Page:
I would love to start a discussion about wall quilt sizes.  What sizes do you think are the best, in general, and do you think the shows should set their sizes by specified width and length groups or by either perimeter inches or square inches, which would allow an ancient manuscript that is 27 x 37 into the wall quilt categories that would not be allowed now?  Or maybe it doesn’t really matter to you, just so you can make your quilt like you want it.  What do you think are the ideal parameters for wall art quilts for home or office?

Canterbury Silk. This all-silk quilt is the first in my Ancient Manuscript inspired series. It is 35 x 44 inches.

Sew happy everyone.  Make yourself a beautiful piece of fabric art for your wall, or make them for gifts.  They make wonderful presents if you know they would fit in the lives of the people you give them to (give that some serious consideration before giving them a quilt).  Also, check out my quilts on my website (link at top of this blog).  I have revamped my site slightly so you can really see the quilts better.  The prices and sizes can also be found there.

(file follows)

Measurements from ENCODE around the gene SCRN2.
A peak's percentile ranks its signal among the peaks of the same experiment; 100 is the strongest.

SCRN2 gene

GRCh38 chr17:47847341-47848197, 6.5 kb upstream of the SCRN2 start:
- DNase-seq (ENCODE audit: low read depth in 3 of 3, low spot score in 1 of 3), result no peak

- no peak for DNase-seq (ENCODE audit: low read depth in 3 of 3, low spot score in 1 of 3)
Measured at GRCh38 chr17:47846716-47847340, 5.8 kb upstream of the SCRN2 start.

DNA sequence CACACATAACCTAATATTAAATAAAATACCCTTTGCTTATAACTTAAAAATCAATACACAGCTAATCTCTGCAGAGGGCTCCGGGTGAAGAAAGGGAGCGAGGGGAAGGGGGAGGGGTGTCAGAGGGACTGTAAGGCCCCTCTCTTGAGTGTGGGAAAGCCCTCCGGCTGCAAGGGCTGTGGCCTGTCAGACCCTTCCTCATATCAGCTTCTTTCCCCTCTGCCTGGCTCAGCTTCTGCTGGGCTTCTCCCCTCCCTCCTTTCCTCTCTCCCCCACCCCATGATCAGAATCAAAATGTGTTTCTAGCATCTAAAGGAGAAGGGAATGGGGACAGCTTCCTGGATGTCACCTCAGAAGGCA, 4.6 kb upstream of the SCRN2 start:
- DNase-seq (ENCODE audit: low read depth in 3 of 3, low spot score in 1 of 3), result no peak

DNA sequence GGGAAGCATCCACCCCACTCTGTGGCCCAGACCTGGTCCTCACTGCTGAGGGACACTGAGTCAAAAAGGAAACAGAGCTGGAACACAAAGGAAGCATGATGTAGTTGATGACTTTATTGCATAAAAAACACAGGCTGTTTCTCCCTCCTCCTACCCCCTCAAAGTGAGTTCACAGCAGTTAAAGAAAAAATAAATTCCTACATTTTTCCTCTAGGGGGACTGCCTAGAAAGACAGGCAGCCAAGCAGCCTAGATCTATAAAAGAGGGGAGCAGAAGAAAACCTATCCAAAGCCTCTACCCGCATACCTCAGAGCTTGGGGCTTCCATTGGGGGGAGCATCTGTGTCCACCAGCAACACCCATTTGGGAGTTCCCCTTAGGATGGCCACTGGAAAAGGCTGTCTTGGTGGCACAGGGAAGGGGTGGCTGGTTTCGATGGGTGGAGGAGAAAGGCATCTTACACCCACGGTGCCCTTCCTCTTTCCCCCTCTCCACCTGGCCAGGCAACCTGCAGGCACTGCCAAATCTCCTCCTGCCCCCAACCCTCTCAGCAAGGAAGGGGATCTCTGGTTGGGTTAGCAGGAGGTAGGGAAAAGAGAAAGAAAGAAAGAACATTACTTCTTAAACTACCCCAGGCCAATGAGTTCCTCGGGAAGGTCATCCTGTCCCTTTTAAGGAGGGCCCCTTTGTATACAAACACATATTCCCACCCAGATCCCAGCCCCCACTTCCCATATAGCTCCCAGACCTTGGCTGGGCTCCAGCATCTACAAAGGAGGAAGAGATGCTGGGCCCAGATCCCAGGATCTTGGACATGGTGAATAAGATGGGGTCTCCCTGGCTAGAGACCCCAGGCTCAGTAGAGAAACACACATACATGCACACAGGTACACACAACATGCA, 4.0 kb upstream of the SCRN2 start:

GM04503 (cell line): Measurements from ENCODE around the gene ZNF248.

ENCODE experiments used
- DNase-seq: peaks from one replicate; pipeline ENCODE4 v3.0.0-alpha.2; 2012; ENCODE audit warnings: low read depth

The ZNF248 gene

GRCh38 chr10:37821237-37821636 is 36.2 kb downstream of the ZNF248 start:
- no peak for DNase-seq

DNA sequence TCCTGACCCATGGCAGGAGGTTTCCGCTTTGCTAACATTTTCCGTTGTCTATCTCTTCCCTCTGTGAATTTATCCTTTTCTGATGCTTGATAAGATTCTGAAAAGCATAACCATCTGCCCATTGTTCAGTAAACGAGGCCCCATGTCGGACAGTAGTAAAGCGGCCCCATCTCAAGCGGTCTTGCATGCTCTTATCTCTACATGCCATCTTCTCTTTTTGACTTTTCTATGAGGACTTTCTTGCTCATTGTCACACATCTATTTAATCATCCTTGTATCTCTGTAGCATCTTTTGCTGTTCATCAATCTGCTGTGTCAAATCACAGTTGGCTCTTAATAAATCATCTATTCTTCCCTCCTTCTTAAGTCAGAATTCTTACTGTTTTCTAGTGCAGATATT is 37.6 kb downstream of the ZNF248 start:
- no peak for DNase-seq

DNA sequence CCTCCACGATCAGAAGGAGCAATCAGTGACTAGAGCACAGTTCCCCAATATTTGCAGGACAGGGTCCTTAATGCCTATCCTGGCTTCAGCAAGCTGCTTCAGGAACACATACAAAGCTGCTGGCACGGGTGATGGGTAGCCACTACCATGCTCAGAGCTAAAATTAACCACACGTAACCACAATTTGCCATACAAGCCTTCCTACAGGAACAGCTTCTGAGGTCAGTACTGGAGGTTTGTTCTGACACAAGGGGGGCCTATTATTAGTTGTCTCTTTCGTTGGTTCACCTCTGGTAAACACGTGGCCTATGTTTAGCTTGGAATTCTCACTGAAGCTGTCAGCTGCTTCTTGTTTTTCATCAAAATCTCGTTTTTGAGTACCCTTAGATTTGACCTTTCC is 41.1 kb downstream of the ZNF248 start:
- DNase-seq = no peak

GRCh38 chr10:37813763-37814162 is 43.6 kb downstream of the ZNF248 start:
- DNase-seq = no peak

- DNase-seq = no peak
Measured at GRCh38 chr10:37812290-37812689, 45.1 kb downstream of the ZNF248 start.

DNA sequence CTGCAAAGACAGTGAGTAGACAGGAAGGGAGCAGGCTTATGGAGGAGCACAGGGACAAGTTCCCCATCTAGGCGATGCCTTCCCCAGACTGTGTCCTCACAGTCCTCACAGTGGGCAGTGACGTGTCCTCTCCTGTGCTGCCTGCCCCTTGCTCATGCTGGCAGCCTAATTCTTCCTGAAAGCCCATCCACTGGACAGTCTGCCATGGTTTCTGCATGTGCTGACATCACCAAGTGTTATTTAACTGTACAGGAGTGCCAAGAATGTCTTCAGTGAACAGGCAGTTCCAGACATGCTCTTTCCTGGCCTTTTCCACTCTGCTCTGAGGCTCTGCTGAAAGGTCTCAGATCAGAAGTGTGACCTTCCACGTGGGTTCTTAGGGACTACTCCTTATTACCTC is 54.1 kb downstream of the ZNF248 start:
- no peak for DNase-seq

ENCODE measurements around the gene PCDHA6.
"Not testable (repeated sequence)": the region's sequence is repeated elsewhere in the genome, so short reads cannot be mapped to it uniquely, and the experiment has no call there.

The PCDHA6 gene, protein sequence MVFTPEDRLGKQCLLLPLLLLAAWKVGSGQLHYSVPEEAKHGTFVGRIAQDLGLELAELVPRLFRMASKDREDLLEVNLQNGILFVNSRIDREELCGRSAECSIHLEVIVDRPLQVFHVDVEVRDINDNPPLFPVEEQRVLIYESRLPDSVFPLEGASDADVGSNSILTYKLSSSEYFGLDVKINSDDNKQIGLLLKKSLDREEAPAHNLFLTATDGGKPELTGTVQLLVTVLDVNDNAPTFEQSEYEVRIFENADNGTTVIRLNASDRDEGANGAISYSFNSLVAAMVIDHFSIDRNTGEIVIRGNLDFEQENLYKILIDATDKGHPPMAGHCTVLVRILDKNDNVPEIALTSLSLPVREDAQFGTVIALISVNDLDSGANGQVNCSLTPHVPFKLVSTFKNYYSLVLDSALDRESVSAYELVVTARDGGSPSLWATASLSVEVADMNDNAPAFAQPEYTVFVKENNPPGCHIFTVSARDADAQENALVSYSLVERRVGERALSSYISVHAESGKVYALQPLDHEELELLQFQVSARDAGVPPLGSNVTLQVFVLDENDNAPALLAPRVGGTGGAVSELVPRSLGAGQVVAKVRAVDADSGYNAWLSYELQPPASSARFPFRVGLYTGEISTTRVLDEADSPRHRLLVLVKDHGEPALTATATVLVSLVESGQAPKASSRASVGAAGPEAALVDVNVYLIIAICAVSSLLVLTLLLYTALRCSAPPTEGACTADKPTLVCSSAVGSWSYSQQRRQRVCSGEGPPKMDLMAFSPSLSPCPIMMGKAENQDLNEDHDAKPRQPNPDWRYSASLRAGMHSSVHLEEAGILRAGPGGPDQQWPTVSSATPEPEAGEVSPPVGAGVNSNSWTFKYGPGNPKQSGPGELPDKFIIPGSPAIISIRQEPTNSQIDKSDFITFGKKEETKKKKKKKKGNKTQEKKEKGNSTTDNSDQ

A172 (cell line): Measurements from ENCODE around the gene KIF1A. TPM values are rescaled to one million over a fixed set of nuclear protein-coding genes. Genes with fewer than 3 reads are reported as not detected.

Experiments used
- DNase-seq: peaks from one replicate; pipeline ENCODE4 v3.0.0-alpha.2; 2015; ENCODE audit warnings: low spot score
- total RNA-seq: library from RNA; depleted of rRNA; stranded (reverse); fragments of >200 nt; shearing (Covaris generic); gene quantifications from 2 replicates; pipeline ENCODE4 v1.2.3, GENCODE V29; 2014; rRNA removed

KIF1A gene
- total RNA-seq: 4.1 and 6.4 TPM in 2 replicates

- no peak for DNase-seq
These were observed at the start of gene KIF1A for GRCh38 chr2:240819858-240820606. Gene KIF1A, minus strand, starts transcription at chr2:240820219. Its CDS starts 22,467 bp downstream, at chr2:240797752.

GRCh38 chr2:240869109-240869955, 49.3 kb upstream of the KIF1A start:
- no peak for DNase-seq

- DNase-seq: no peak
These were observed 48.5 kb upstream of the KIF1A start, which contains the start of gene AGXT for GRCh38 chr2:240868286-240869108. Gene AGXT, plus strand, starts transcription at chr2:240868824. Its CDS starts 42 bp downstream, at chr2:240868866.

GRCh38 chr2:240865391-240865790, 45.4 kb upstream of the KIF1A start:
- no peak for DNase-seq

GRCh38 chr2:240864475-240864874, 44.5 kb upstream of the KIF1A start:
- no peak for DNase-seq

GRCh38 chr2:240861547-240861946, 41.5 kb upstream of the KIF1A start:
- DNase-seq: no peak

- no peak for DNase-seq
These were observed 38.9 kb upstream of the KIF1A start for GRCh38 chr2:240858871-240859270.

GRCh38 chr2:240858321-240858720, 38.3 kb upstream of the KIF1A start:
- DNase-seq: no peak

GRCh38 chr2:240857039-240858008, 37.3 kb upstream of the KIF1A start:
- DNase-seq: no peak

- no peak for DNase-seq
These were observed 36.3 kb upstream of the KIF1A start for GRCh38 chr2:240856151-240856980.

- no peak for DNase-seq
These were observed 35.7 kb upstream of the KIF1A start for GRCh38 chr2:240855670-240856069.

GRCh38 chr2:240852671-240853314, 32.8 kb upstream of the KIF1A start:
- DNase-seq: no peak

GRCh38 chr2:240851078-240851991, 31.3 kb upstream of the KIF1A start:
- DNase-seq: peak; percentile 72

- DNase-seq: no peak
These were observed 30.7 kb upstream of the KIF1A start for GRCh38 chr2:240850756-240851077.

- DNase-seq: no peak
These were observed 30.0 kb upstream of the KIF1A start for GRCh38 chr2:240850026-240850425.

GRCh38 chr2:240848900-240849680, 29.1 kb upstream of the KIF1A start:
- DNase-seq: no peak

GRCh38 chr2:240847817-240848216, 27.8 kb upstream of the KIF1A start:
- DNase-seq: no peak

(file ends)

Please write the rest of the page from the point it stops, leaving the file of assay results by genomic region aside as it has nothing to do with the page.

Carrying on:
Working on a Book, A Couple of Ideas

I haven’t got any real news for you this week, but I thought you might like to hear my musings about my books and a couple of ideas.  I have had a bad cold all week and am beginning to feel better, but it took a lot of energy out of me, so I made almost no progress on anything recently.

Nevertheless, I have not been without some interesting ideas.  About the only thing I did all last week was to reorganize my disorganized transcripts for art quilting into more directed and solid projects.